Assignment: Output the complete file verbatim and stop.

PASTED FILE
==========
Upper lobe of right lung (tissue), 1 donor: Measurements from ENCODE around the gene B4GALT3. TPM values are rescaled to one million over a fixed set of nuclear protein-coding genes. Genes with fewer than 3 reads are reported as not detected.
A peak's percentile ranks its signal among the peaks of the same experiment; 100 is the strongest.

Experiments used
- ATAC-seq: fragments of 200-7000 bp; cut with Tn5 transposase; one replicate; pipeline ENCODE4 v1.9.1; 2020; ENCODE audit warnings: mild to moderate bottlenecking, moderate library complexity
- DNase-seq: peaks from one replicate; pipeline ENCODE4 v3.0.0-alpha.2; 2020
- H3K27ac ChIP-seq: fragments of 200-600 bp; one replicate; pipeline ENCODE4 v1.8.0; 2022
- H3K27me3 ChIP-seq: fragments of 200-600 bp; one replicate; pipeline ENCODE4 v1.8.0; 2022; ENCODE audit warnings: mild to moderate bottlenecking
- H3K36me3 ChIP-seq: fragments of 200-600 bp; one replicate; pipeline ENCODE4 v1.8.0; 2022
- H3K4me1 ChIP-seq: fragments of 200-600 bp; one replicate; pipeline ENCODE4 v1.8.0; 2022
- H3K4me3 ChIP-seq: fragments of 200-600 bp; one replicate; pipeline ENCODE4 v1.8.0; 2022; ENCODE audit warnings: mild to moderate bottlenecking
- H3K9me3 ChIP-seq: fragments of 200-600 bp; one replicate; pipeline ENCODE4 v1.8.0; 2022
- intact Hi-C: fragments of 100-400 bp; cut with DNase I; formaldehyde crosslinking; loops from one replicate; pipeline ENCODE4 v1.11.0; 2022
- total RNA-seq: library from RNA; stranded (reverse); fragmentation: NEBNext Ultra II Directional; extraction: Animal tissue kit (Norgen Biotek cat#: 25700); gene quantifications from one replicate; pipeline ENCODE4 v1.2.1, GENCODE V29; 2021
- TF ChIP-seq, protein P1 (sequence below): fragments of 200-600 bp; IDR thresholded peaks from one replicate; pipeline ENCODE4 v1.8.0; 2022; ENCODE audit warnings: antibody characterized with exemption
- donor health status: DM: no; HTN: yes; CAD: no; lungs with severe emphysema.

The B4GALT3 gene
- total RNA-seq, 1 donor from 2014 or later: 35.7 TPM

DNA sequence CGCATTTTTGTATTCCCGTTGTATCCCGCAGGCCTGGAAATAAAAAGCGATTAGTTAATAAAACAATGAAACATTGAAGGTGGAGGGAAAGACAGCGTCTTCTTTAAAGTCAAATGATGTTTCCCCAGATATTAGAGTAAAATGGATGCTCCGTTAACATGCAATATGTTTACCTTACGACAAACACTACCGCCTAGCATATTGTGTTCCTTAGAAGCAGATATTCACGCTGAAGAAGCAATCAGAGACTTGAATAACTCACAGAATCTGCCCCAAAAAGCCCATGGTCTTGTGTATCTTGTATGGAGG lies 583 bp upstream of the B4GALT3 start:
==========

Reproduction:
Upper lobe of right lung (tissue), 1 donor: Measurements from ENCODE around the gene B4GALT3. TPM values are rescaled to one million over a fixed set of nuclear protein-coding genes. Genes with fewer than 3 reads are reported as not detected.
A peak's percentile ranks its signal among the peaks of the same experiment; 100 is the strongest.

Experiments used
- ATAC-seq: fragments of 200-7000 bp; cut with Tn5 transposase; one replicate; pipeline ENCODE4 v1.9.1; 2020; ENCODE audit warnings: mild to moderate bottlenecking, moderate library complexity
- DNase-seq: peaks from one replicate; pipeline ENCODE4 v3.0.0-alpha.2; 2020
- H3K27ac ChIP-seq: fragments of 200-600 bp; one replicate; pipeline ENCODE4 v1.8.0; 2022
- H3K27me3 ChIP-seq: fragments of 200-600 bp; one replicate; pipeline ENCODE4 v1.8.0; 2022; ENCODE audit warnings: mild to moderate bottlenecking
- H3K36me3 ChIP-seq: fragments of 200-600 bp; one replicate; pipeline ENCODE4 v1.8.0; 2022
- H3K4me1 ChIP-seq: fragments of 200-600 bp; one replicate; pipeline ENCODE4 v1.8.0; 2022
- H3K4me3 ChIP-seq: fragments of 200-600 bp; one replicate; pipeline ENCODE4 v1.8.0; 2022; ENCODE audit warnings: mild to moderate bottlenecking
- H3K9me3 ChIP-seq: fragments of 200-600 bp; one replicate; pipeline ENCODE4 v1.8.0; 2022
- intact Hi-C: fragments of 100-400 bp; cut with DNase I; formaldehyde crosslinking; loops from one replicate; pipeline ENCODE4 v1.11.0; 2022
- total RNA-seq: library from RNA; stranded (reverse); fragmentation: NEBNext Ultra II Directional; extraction: Animal tissue kit (Norgen Biotek cat#: 25700); gene quantifications from one replicate; pipeline ENCODE4 v1.2.1, GENCODE V29; 2021
- TF ChIP-seq, protein P1 (sequence below): fragments of 200-600 bp; IDR thresholded peaks from one replicate; pipeline ENCODE4 v1.8.0; 2022; ENCODE audit warnings: antibody characterized with exemption
- donor health status: DM: no; HTN: yes; CAD: no; lungs with severe emphysema.

The B4GALT3 gene
- total RNA-seq, 1 donor from 2014 or later: 35.7 TPM

DNA sequence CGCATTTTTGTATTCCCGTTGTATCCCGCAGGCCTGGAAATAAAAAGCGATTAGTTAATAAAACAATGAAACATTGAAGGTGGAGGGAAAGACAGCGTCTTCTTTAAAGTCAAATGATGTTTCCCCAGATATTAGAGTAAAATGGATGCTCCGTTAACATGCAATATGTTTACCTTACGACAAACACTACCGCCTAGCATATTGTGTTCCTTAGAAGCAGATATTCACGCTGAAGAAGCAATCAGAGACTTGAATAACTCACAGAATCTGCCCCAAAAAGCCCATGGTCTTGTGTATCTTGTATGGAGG lies 583 bp upstream of the B4GALT3 start: